(Nov. 22/18) In his fall fiscal update, delivered on Nov. 21, Finance Minister Bill Morneau explained that while Canada’s economy continues to grow, the federal government will need to increase its deficit in 2019 to combat competitiveness challenges from the United States.

New measures over the next six years will cost the federal treasury $17.6 billion, with a large portion of that spending to take place during the 2019-20 fiscal year. Most of this spending is meant to promote investment in Canada and mitigate the impacts of recently announced U.S. corporate tax cuts.

As a result, Ottawa is projecting a deficit of $18.1 billion for 2018-19, and the deficit next year is expected to be $19.6 billion — not $17.8 billion as previously projected. Federal deficits are not expected to decline until 2021-22.

While the government is focusing its increase in spending on the manufacturing sector (which has been identified as an “innovation sweet spot”), Restaurants Canada noted several victories among the announcements from the fall fiscal update, based on recommendations that the association made in a pre-budget submission for 2019-20.

These include:

• allowing faster write-offs for leasehold improvements for tax purposes; and
• a new accelerated capital cost allowance to encourage businesses of all sizes, across all sectors, to invest in assets that can drive long-term growth, by allowing them to deduct the costs of those investments sooner.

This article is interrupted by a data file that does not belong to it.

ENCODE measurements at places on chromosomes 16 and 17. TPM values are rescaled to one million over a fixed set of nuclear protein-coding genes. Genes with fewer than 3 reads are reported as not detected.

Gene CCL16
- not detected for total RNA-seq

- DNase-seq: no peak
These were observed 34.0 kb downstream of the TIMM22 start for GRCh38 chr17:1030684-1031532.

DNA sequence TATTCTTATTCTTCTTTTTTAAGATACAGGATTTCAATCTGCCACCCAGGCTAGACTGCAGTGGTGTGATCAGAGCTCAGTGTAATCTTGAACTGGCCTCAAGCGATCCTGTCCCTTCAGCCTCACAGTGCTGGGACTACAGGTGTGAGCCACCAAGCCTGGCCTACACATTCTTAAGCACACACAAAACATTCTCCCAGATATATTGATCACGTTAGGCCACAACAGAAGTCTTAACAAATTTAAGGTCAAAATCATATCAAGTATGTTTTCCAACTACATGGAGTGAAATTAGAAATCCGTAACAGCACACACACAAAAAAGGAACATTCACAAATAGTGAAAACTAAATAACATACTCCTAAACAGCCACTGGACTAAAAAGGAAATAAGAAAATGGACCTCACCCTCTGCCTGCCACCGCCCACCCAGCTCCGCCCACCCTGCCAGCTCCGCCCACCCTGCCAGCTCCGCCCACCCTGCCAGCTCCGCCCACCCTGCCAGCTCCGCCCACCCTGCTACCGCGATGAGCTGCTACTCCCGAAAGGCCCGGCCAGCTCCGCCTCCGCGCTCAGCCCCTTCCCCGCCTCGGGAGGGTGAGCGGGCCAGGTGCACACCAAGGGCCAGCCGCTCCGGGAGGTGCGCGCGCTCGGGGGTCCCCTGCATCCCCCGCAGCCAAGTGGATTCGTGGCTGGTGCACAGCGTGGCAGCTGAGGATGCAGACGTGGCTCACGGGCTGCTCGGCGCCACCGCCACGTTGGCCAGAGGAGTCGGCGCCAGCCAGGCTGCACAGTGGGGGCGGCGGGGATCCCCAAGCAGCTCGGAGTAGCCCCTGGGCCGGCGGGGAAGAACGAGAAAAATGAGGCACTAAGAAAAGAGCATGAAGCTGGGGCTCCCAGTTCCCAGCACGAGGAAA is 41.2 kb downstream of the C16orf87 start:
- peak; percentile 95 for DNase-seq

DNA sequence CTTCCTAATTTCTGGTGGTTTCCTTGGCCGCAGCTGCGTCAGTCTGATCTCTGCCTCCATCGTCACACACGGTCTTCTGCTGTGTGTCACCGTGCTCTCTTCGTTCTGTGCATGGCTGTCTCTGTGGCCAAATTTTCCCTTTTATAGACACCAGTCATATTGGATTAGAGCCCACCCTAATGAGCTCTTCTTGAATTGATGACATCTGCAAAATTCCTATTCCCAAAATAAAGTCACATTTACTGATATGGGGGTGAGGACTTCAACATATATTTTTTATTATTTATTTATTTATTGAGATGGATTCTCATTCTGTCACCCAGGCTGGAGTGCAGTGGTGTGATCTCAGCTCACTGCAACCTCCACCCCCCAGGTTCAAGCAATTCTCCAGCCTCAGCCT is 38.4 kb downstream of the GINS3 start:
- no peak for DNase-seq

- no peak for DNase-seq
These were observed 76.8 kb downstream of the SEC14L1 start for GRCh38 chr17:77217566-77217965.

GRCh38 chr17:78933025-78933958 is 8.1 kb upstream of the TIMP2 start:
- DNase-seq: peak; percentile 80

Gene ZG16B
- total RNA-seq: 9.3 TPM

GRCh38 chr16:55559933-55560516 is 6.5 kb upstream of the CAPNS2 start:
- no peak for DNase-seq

Additional good news from the fall fiscal update include commitments from the federal government to:

• remove barriers to trade within Canada by working with the provinces and territories to enable businesses to transport goods more easily;
• harmonize food regulations and inspections;
• align regulations in the construction sector (including the harmonization of building codes across Canada); and
• facilitate greater trade in alcohol between the provinces and territories.

The fall fiscal update also represents an encouraging first step from the federal government in response to ongoing advocacy from Restaurants Canada to lessen the administrative and regulatory burden that challenges Canadian businesses. The Liberals have indicated their intention to reform and modernize federal regulations, and encourage the consideration of economic competitiveness when designing and implementing regulations going forward.

If you have any questions or concerns, you can reach out to Lauren van den Berg, Restaurants Canada National Vice President, Government Affairs, at Lauren@restaurantscanada.org or David Lefebvre, Restaurants Canada Vice President, Federal and Quebec, at DLefebvre@restaurantscanada.org.

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